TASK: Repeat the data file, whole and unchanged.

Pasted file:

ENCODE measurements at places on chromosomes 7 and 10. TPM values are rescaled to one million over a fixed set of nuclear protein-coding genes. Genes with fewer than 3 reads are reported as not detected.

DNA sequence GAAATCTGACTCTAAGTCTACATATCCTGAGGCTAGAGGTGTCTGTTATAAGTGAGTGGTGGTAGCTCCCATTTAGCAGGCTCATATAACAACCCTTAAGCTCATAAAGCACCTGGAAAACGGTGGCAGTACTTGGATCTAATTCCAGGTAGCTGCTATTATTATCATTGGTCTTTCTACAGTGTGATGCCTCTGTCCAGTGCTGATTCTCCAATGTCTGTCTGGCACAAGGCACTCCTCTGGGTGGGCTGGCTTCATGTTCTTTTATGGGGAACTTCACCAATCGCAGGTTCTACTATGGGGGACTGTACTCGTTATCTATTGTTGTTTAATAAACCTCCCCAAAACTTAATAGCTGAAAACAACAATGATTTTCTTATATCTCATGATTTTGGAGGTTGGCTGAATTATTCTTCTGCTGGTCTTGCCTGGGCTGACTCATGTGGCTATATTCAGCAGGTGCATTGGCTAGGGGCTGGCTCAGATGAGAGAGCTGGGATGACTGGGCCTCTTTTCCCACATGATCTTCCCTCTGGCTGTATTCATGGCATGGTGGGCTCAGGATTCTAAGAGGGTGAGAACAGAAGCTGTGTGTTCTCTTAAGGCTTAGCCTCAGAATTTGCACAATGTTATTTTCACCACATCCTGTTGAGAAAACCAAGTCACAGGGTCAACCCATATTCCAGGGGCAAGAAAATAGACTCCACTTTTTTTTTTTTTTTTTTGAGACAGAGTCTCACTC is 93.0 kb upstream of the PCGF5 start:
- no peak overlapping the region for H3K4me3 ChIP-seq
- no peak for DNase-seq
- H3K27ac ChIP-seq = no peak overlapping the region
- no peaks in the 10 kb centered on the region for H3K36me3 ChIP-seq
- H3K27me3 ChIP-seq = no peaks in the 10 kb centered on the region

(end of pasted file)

ENCODE measurements at places on chromosomes 7 and 10. TPM values are rescaled to one million over a fixed set of nuclear protein-coding genes. Genes with fewer than 3 reads are reported as not detected.

DNA sequence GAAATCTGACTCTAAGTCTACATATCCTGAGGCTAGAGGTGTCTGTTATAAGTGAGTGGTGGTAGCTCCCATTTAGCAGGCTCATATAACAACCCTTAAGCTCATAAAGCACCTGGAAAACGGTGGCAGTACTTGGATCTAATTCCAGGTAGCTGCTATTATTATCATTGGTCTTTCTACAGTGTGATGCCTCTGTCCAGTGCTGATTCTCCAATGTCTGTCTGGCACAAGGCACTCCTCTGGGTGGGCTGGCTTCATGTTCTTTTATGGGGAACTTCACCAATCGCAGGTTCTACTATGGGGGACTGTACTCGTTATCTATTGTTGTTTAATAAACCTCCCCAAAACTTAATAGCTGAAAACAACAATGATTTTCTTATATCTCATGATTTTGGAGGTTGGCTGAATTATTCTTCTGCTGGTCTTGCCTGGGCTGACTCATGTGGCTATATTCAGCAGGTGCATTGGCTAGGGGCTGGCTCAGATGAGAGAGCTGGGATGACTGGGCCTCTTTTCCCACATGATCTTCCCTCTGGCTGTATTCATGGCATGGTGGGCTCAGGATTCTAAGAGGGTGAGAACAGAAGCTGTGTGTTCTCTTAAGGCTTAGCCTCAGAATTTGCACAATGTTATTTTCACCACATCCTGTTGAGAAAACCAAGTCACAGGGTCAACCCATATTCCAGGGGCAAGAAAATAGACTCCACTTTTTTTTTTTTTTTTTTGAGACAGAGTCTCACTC is 93.0 kb upstream of the PCGF5 start:
- no peak overlapping the region for H3K4me3 ChIP-seq
- no peak for DNase-seq
- H3K27ac ChIP-seq = no peak overlapping the region
- no peaks in the 10 kb centered on the region for H3K36me3 ChIP-seq
- H3K27me3 ChIP-seq = no peaks in the 10 kb centered on the region